UPOP prepared Gina Han '19 for the job-search process in ways that she appreciated only in retrospect—and it stood her in good stead when her junior internship fell through at the last minute and she had to start the job search from scratch.
"UPOP was illuminating," she said. "It opened up a lot of things for me that I 'didn't know that I didn't know'—and it made me a lot more competent in the job-finding process." Competence that helped her, she said, with the tricky issue of finding a replacement internship on short notice. (She did find an excellent internship for the summer of 2018.)
Gina, a mechanical engineering major now in her junior year, said that in her freshman and early sophomore years, for example, she had no idea what to do at a career fair. "I didn't know how to navigate it, didn't know you should look into companies beforehand. I didn't even realize that a career fair is not only an opportunity for employers to get to know applicants, but for us to learn about them. UPOP made it a lot less daunting!"
An important part of Gina's life is her commitment to the MIT chapter of Camp Kesem, the national college-based organization that provides free one-week sleep-away camps for over 7000 children who have parents dealing with cancer, or who have lost a parent to cancer. Having started out as a camp counselor in her freshman year, Gina will be a unit leader for the summer of 2018.
"This will be a big change, and also more responsibility—but I think it will be fun," she said.
Gina has found that the extensive training that Camp Kesem gives its volunteer leaders overlaps with UPOP's coaching in many ways. In particular, several of the experiential modules during UPOP's intense Team Training Workshops had quite an impact on her.
"Take Skyscraper, for example," she said, referring to the "organized chaos" module that kicks off each multi-day workshop, where the students compete in teams to build the highest—yet stable—"skyscraper" using only foam blocks and pencils. "Through that exercise I learned how important it is to properly delegate roles. We had no timekeeper! We got way off track on time!" As a Camp Kesem unit leader, Gina says she will have to make sure that those reporting to her have clearly defined roles, and that some of the more emotionally taxing tasks, like comforting distressed campers, are carefully delegated to different counselors throughout the week.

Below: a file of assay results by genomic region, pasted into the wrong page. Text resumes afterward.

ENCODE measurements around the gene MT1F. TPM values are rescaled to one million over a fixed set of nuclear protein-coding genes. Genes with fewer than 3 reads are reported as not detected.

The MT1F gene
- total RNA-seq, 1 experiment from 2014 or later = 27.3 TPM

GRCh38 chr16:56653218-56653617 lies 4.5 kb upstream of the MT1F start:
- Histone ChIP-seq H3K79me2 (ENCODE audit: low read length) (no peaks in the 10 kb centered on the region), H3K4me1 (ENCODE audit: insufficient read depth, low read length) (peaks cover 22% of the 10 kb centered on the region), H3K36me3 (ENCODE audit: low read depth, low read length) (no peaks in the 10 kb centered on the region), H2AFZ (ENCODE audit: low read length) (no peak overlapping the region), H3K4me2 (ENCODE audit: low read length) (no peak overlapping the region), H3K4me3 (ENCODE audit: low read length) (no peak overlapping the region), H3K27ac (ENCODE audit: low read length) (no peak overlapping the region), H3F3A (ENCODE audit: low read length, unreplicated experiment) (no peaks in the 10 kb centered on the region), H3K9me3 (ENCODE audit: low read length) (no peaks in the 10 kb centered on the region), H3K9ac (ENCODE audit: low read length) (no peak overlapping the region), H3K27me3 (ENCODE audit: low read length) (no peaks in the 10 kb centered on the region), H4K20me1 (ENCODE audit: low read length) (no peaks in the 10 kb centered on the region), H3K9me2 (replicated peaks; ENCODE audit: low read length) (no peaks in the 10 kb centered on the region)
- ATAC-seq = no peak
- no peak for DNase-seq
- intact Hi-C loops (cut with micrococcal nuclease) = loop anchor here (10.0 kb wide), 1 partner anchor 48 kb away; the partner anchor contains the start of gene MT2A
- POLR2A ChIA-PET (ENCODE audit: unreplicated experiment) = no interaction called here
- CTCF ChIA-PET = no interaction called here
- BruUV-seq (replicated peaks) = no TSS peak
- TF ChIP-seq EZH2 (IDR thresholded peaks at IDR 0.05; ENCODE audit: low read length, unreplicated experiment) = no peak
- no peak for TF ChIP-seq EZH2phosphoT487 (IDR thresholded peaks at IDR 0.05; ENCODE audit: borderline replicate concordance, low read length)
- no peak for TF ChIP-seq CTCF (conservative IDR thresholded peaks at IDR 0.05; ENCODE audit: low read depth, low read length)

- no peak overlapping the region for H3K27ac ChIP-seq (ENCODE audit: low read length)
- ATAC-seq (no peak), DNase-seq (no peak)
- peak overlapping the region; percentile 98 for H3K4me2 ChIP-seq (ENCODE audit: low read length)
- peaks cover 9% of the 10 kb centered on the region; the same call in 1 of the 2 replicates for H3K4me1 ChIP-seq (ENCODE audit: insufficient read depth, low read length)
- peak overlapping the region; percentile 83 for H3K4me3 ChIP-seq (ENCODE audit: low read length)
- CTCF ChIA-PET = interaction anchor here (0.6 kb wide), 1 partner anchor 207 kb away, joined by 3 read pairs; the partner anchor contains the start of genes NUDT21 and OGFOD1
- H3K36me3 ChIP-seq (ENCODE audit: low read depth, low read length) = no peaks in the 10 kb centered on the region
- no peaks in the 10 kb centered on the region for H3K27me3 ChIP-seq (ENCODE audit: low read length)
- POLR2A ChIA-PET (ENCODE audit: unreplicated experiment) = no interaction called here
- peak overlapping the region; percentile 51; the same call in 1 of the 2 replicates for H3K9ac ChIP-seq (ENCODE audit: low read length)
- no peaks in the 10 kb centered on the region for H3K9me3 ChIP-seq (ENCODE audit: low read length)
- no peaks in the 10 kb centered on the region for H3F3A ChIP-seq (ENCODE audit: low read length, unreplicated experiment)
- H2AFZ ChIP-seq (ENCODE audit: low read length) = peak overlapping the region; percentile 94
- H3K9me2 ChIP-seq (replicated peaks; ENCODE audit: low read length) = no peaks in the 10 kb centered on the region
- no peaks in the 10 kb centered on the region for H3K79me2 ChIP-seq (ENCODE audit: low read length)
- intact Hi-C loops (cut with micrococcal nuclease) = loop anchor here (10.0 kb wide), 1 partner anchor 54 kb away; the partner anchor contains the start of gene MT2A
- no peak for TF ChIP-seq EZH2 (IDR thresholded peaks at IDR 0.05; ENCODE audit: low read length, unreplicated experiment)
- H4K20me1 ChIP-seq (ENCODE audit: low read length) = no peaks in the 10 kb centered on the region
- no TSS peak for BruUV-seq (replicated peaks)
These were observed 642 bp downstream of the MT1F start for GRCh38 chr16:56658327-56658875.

She also found the UPOP module on specifications to be unusually helpful, in retrospect. "The big take-away from Specifications was how important communication is in general. It's so important to clearly specify what you are trying to say—not only in a STEM environment, but especially in the context of working with really young children. I can't be subtle about wanting them to do something: they won't get subtlety! And it's not their fault: it's on me to clearly communicate in a way that they'll understand what I want, and what's happening next."
UPOP's "Presenting Professionally" module continues to be useful to her, she says. The presenter, the actor and consultant Peter Bubriski, coaches the students in distilling a message and engaging an audience, an essential skill in her role as a Camp Kesem volunteer, both in the camps and at fundraisers. "I have to give an elevator talk that isn't too overbearing—but that gets someone's attention."
When Gina applied to UPOP, at the beginning of her sophomore year, she wrote "I hope to develop professional skills that will allow me to network, communicate, and ultimately become a more competent employee."
Did UPOP meet her hopes?
"When I went into UPOP, I didn't think I really needed it, but coming out of it—oh yes, it was really useful to me! I really needed it! A lot of students don't realize that these are important skills that they don't necessarily have completely down. UPOP really helped me navigate the career side of things, and helped me know how to work on a team, how to delegate roles, and communicate clearly."